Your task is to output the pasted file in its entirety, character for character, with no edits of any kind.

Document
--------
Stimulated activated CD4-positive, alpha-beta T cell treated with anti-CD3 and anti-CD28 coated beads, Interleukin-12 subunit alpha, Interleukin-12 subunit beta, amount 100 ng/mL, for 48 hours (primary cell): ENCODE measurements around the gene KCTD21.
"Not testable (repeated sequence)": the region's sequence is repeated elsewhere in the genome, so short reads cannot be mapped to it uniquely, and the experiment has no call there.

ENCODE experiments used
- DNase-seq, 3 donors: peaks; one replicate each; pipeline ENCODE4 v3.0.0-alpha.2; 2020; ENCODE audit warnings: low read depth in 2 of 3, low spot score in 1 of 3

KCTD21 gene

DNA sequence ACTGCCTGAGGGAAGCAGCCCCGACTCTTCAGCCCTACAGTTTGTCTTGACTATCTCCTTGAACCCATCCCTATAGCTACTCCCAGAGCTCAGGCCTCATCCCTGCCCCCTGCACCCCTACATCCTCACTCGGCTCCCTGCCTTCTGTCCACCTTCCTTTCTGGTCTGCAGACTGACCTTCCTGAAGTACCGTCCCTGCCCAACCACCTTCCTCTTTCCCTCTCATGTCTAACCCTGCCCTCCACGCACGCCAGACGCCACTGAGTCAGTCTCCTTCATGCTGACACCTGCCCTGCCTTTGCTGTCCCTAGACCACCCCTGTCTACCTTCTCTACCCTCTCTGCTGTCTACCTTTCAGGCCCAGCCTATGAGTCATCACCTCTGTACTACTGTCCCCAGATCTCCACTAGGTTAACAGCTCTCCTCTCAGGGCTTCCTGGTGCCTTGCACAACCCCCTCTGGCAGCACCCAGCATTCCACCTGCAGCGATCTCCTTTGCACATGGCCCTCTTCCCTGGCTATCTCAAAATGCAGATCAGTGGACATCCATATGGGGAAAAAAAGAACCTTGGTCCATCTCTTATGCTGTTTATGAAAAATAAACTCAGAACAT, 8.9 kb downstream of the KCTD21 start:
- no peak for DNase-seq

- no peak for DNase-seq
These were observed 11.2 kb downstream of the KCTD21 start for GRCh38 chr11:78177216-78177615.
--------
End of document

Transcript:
Stimulated activated CD4-positive, alpha-beta T cell treated with anti-CD3 and anti-CD28 coated beads, Interleukin-12 subunit alpha, Interleukin-12 subunit beta, amount 100 ng/mL, for 48 hours (primary cell): ENCODE measurements around the gene KCTD21.
"Not testable (repeated sequence)": the region's sequence is repeated elsewhere in the genome, so short reads cannot be mapped to it uniquely, and the experiment has no call there.

ENCODE experiments used
- DNase-seq, 3 donors: peaks; one replicate each; pipeline ENCODE4 v3.0.0-alpha.2; 2020; ENCODE audit warnings: low read depth in 2 of 3, low spot score in 1 of 3

KCTD21 gene

DNA sequence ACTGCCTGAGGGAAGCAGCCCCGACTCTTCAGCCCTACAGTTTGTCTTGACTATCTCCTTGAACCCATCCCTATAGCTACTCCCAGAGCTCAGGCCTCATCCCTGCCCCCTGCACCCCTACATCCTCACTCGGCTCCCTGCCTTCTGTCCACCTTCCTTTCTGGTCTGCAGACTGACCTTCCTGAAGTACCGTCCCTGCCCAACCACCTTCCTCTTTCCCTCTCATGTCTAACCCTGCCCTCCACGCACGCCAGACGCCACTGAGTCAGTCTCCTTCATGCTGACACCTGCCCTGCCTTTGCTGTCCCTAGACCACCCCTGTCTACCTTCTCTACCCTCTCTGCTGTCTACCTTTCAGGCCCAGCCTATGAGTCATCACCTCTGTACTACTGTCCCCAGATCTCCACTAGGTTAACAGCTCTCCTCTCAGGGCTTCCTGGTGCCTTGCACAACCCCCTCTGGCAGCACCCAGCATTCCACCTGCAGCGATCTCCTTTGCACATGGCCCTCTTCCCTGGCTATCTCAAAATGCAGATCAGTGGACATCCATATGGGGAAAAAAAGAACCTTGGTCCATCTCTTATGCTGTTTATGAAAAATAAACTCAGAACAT, 8.9 kb downstream of the KCTD21 start:
- no peak for DNase-seq

- no peak for DNase-seq
These were observed 11.2 kb downstream of the KCTD21 start for GRCh38 chr11:78177216-78177615.